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Cyprus market at risk from unsold houses

The ever increasing number of unsold apartments and houses in Cyprus is placing a heavy financial burden on the developers. As well as having to service their mortgages, developers have to pay for the maintenance and upkeep of their unsold properties.

THE SHARP drop in the demand for property in Cyprus has pushed the number of unsold apartments and houses up considerably, with some developers now offering discounts of up to 30% fearing that the situation will worsen in the coming months.

In the first half of the year, developers tried to attract buyers with gifts such as free air-conditioning etc. In the second half, they couldn’t bear the pressure of the economic crisis and decided to cut property prices“, Chairman of Real Estate Agents’ Association, Solomon Kourouklides told StockWatch.

Some believe that big discounts are being offered in the expectation that the situation will worsen after September, when the problems in the tourist sector will be reflected in the Cyprus property market. According to Antonis Loizou “The property market will sink to the bottom after September. Areas such as free Famagusta, Avgorou, Dasaki Achnas, Xylofagou, Tersefanou and the seaside areas of Paphos might be under strong pressures“.

According to Loizou, the drop in prices is mainly attributable to the low demand and developers’ attempts to pay the cancellation debts of many buyers – mostly British – who cannot pay their debts and return their purchases.

Cybarco sales representative, Alexandros Sinka, explained that the large number of unsold apartments and houses are a financial burden for developers due to their cost of maintenance. “As time goes by and there is a large number of unsold apartments and houses, the chances of them being sold are minimized due to their wear and tear“.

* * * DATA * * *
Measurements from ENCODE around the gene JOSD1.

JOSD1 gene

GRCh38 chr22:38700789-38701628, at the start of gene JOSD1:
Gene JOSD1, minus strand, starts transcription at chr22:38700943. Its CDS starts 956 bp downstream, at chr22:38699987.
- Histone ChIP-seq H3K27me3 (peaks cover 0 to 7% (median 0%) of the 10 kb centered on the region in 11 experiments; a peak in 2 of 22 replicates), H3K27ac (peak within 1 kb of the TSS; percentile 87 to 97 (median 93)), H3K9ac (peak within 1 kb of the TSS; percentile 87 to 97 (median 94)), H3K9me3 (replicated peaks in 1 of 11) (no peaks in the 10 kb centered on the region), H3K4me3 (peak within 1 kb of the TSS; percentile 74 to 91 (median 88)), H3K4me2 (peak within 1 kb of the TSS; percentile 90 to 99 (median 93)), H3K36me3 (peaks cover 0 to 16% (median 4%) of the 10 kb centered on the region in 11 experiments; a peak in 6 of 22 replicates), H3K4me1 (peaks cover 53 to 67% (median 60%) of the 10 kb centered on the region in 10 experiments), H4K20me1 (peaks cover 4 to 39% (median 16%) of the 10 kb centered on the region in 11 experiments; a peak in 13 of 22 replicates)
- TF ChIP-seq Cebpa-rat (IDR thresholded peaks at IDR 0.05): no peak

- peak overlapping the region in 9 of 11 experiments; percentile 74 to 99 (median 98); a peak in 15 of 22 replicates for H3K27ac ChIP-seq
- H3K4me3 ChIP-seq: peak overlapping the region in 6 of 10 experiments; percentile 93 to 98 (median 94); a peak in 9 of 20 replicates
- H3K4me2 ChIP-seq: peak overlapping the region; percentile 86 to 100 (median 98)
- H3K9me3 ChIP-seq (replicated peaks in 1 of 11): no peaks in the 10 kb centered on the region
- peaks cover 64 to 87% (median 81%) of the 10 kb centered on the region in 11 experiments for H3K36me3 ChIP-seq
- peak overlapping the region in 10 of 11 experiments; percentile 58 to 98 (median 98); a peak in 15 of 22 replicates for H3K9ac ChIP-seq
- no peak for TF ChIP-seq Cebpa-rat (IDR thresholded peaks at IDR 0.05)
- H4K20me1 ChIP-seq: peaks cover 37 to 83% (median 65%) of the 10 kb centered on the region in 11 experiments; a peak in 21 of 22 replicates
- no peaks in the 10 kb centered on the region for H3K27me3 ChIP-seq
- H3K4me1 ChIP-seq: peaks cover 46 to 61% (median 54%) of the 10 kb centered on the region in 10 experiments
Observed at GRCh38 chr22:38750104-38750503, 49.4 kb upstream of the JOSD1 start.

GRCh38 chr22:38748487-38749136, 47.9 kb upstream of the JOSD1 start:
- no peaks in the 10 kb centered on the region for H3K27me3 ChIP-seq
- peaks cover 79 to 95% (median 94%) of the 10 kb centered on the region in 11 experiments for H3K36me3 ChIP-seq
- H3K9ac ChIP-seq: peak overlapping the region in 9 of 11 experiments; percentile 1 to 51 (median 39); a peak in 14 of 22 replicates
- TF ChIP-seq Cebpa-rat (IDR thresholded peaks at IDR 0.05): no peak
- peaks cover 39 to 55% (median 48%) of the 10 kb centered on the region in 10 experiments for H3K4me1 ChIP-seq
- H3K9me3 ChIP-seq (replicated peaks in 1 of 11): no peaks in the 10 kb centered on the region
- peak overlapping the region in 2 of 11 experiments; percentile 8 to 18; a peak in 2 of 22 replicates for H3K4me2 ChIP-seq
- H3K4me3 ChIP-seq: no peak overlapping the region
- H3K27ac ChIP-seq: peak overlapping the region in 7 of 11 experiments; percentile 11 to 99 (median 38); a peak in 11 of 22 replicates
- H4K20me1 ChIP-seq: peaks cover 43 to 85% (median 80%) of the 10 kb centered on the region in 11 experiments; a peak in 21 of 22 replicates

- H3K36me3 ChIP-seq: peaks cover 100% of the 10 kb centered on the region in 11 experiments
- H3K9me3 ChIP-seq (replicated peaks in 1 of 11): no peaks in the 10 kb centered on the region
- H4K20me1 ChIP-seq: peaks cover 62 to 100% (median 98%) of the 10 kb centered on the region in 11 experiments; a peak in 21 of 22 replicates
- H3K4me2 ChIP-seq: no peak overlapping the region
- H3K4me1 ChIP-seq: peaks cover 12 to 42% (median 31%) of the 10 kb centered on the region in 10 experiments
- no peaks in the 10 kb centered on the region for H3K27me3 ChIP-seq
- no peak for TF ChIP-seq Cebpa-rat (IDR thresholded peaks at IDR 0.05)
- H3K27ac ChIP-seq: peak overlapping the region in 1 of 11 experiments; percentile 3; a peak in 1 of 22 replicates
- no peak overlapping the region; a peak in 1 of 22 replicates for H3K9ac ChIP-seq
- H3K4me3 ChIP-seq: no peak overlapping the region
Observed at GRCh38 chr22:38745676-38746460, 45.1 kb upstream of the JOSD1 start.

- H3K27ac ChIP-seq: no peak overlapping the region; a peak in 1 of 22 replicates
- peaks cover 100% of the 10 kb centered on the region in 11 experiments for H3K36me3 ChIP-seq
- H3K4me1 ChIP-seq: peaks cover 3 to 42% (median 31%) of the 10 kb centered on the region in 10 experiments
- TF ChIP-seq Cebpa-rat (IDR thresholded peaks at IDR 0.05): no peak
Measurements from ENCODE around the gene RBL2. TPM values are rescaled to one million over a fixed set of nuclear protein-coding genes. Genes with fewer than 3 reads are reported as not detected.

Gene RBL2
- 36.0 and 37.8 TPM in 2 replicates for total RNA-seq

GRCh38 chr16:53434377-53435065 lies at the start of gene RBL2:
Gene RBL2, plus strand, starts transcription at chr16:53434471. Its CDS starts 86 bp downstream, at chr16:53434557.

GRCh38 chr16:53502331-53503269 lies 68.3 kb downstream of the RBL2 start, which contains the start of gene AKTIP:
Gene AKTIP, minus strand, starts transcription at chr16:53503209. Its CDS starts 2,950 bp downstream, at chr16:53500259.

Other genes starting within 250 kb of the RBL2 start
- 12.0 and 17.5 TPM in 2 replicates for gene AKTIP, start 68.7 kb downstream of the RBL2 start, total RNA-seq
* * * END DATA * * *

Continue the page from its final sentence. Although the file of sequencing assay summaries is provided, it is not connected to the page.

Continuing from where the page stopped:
Sinka also linked the discounts to the strategy that developers adopt to increase the Company’s capital adequacy during the tough economic crisis.

Property valuator, Haris Timotheou from Danos Consultants and Valuators, stressed that this period is a knife that cuts both ways for the developers.

On the one hand, the land developers try to minimize the loss from the market freezing and push prices down, while on the other they have a significant number of indisposed properties that if they remain unsold, they will be loss-making for themselves“, he said.

Mr. Timotheou agreed that the problem affects the coastal areas such as Protaras, Pissouri and Paphos. However, he believes that city and town areas will also be at risk if the property market fails to recover soon.

Chairman of Land Developers’ Association, Lakis Tofarides wondered how developers can offer 30% discounts without giving the impression that prices formerly were unjustifiably high.

The base cost of the developers’ materials does not allow such discounts. Only in specialized cases such as tourist areas like Paphos, Protaras and Tersefanou, where houses of 100 sq. meters were built for non-Cypriots exclusively, justify such discounts.”

There is a general acknowledgement that these discounts indicate a significant decline in prices being offered, which may signal further discounts. Chairman of the Valuators’ Association, Charalambos Petrides agreed that prices of non-competitive properties have declined by up to 30%. He clarified by saying that even though prices remain stable in Nicosia and Limassol, prices of properties of secondary importance have fallen by 5%.

Mr. Kourouklides anticipates that property prices will continue to be under pressure in the second half of the year, while this decline might expand to cities.

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